Never give up when enduro racing!
Back in the mid eighties, I was right there, in the thick of it, riding all of the British Enduro Championship rounds on my trusty twin shock 500cc Husqvarna 4 stroke.
The bike was the same one that had blown up in Holland in ‘84, but I had rebuilt the motor and was riding in the expert over 350cc 4 stroke class and doing reasonably well.
I suppose, with the benefit of hindsight, I should have gone up to the enduro championship class, but having failed to finish the Dutch ISDE I decided to stay in the same group for one more season.
I don’t really remember anything out of the ordinary with regard to that particular enduro season, as a whole it was just one more event, but I do recall an incident which certainly contributed to my becoming the 1985 British Enduro Champion over 350cc 4 stroke Expert class. (Crikey, what a mouthful).
This enduro round took us to Yorkshire and all was going well; no lost time with Day 1 under my belt. Day 2 started off with no problems until I arrived at the cross country special test.
Remember, these sections are timed with one point forfited per second taken, so we don’t want to accumulate too many seconds riding them.
The motor was running a bit erratic so I killed it and had a general check round to see if I could see anything obvious. Nothing! When I tried to restart the engine, it would run on tick-over but would immediately die when the throttle was opened. If I opened the throttle with the choke on, it would run at higher revs but not very smoothly.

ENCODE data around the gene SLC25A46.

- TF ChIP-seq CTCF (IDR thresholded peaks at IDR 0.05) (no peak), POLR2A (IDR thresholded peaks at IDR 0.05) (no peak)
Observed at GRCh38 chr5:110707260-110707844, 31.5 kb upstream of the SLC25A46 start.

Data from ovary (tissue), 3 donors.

Remember! I was at a special, the clock was ticking and I didn’t want any time penalties as I had been clean time-wise the previous day.
The marshal asked if I was ready to go, I nodded and started the engine on full choke and full throttle. Well, you can imagine what this sounded like. He gave me the all clear, and off I shot with the motor popping and banging, I kept the throttle wound wide open and regulated my passage by brutal use of the clutch. After, what seemed like an eternity, I crossed the finish line, I kept going until the next checkpoint where I had a minute or two before my time was due to clock in.
What I very quickly discovered was that the needle that is fixed to the slide in the carburettor by means of a small circlip had come adrift and allowed the needle to drop firmly down towards the main jet thus starving the motor of fuel.
The choke mechanism works on a different principal, so by whacking that on and holding the slide wide open allowing lungs full of air I was, in fact, bypassing the main jet and mixing my own air/petrol mixture.
I fixed the problem and went on to finish the enduro with no further time penalties and was credited with the overall class win for the weekend.
The moral of the story is: Don’t give up, overcome adversity and always try thinking outside of the box. If I hadn’t, then that 1985 British Enduro Champions medal would have gone to someone else.
I loved the days enduro racing, click here for more stories, just a shame the ageing process got in the way.